The Monstrumologist9. The Monstrumologist series by Rick Yancey

Another book to dose readers up on a healthy serving of spooks, or so I hear. Only recently did I realize The Monstrumologist is just one of several books, although I am not entirely sure if this series is a good match for me. There is allure in entering a mysterious world full of strange creatures and horror that will make you gasp, however, and I’m interested. Monstrumologist be ware; I’m coming for you.


Hold Me Closer Necromancer10. Necromancer series by Lish McBride

I don’t always have time for reading the books I want to read, and I reach a breaking point when several days becomes several weeks of hardly consuming few pages at a slow pace. That’s when I seek quick, fun books that are light but complex enough to still hold interest. From what I hear, Hold Me Closer, Necromancer is good entertainment that leaves readers wanting a sequel. Well, a sequel was released last year, and the third (and fourth?) book is expected. Maybe, just maybe, I’ll get around to the first two books in time to join the rest of the fans for book three.


Which book series do you have your eyes on?

23 thoughts on “Top Ten Tuesday #8

    • I’m excited to read all of them, really, but the Chronicles of Narnia has been sitting the longest on my shelf just waiting to be read. I hope to make time for it this year!

    • It seems was have the same problem for DoSaB — I just haven’t gotten to it yet, although I’d love to read it! I’ve even taken it off my shelf and sat it near my bed so that I won’t forget about it.

    • I hear positive commentary left and right regarding that particular book, and for the sequel as well. It looks like an interesting series, doesn’t it? Can’t wait to start it!

  1. Oh, I adore The Chaos Walking trilogy. You should read them ASAP. They’re so thrilling you won’t be able to put them down once you start. I’m really hoping Ness writes another YA series SOON.

    Glad to have found you via TTT!

    • Ahh, I’m so torn — I desperately want to start the Chaos Walking Trilogy right now, but I’m in the middle of alternating between three other books. I should save Ness’ series for my upcoming break — I’ve heard many good things about Chaos Walking, and I’m dying to read them.

    • I’m doing that terrible thing where I skip around from book to book thanks to impulse reads. I’m dying to read Chaos Walking! Especially right now. As in this very instant. It’s sitting there on my shelf… asking me to read it. It’s almost impossible for me to make reading progress at this point. Do I read The Knife of Never Letting Go or do I continue through these other books I picked up? – flails –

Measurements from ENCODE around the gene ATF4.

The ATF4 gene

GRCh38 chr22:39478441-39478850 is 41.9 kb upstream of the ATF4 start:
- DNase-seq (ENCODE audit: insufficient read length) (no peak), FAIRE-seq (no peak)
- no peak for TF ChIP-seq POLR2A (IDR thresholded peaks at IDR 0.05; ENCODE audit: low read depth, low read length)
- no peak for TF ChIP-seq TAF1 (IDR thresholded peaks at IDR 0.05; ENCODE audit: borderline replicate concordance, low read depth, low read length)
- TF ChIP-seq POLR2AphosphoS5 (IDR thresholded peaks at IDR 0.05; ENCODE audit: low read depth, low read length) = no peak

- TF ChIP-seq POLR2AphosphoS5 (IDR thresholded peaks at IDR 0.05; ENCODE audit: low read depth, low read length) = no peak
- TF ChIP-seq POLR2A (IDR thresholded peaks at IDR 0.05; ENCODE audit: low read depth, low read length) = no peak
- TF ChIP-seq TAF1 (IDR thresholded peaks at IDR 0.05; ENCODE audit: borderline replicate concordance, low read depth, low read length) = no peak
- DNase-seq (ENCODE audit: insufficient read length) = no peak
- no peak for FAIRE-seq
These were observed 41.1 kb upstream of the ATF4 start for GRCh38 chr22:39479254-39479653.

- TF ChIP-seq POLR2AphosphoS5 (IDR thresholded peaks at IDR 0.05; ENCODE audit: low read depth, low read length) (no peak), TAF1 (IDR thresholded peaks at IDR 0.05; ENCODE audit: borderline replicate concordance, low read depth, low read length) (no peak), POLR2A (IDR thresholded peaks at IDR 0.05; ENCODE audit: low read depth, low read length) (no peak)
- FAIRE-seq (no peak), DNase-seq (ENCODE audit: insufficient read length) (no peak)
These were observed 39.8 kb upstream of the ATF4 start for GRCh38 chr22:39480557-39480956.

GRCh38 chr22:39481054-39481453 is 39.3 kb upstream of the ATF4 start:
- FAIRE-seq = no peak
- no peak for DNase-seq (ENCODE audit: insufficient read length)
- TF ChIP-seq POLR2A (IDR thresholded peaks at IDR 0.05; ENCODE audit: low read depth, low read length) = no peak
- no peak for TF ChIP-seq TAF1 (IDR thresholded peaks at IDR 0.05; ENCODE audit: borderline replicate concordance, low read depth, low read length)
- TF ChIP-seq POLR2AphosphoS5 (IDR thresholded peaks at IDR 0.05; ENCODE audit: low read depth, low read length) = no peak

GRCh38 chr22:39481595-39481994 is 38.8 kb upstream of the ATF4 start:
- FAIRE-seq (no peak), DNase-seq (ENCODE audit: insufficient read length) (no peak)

Definitely! I think I’ll wait until summer to finish The Broken Empire, though. Last time I tried reading the first book during classes, and classes just got in the way. Grumble, grumble. I can’t wait for classes to end!

    • Good to hear! It does sound like a fun series (: I hope you get around to Daughter of Smoke & Bone this month, then, and find you enjoy it! A great number of people love that series, and I’m curious to try it myself.

    • As far as I know, which I don’t think I’ll ever get over. I was curious to know about the next film (when are they going to release it?!), and then I learned some contract has expired and Walden Media no longer has purchasing rights for more films. It’s a case of The Never-Ending Sigh for me — I enjoy the films and looked forward to more with the same actors.

  2. Like many here, I’ve heard great things about Daughter of Smoke & Bone. The series I most want to tackle at some point are Patrick O’Brian’s Aubrey/Maturin books. I read the first four many years ago and always meant to continue.

    I was on a big YA kick a couple of years ago and tried the Maze Runner, which I had heard a lot about. Frankly, it was just okay. I finished it with no real desire to continue the series. Given that so many YA series start strong and then usually devolve, I won’t read on if I’m not completely absorbed.

    • I looked it up on GoodReads — I had no idea Master & Commander was the first in a series. I’m not certain I watched the entirety of the book’s film adaption, because I thought it slowly-paced, but I may give the book a go at some point. One series I’ve been meaning to check out for some time is A Song of Ice & Fire, and I’m annoyed that I forgot about it (again).

      Unfortunately I feel dread now every time I look at The Maze Runner. It’s just the thought of re-reading what I’ve already read to reach the unread parts again. I hope to finish the book in the future and like it enough to finish the trilogy — especially since I bought the set already!

      • I think the movie was based on the 10th novel. Something like that anyway. I remember thinking it was an odd choice. The best description I’ve heard of the M&C books is that they are Jane Austen’s captains at sea. I admit I don’t pay very much attention to the sea battles, but love the characters, historical details, and the life-on-a-ship bits.

    • I hope to find time to read The Monstrumologist this year, because it never seems able to fit into my schedule when I want to start it! Thanks for dropping by (:

  3. Great list! I had no idea Zusak had any other books beyond his first two. I must seek them out IMMEDIATELY.

    Also, yay for Narnia! You really should read them, as the movie completely screwed up Dawn Treader, which is my favorite book in the series. (My second favorite is The Magician’s Nephew, because it’s so imaginative, AND you find out where the White Witch came from.)

    My TTT:

    • I am intensely curious about Zusak’s Wolfe Brothers series, and I wonder if they match up to his last two published novels. I’ll be hunting them down before his next book is released (which I hope is SOON).

      I think I’ll start the Narnia books with The Magician’s Nephew instead of saving it for last, then — I’m typically ‘eh’ about prequels, but you’ve made it sound much more interesting!

  4. The Wolfe Brother series is amazing. I adored it. I enjoyed Hold Me Closer, Necomancer but haven’t continued the series yet.

    • I am both excited and wary about the Wolfe Brothers, only because I’m not sure what to make of the summary. It’s a certain thing, though: I will definitely have my hands on it at some point!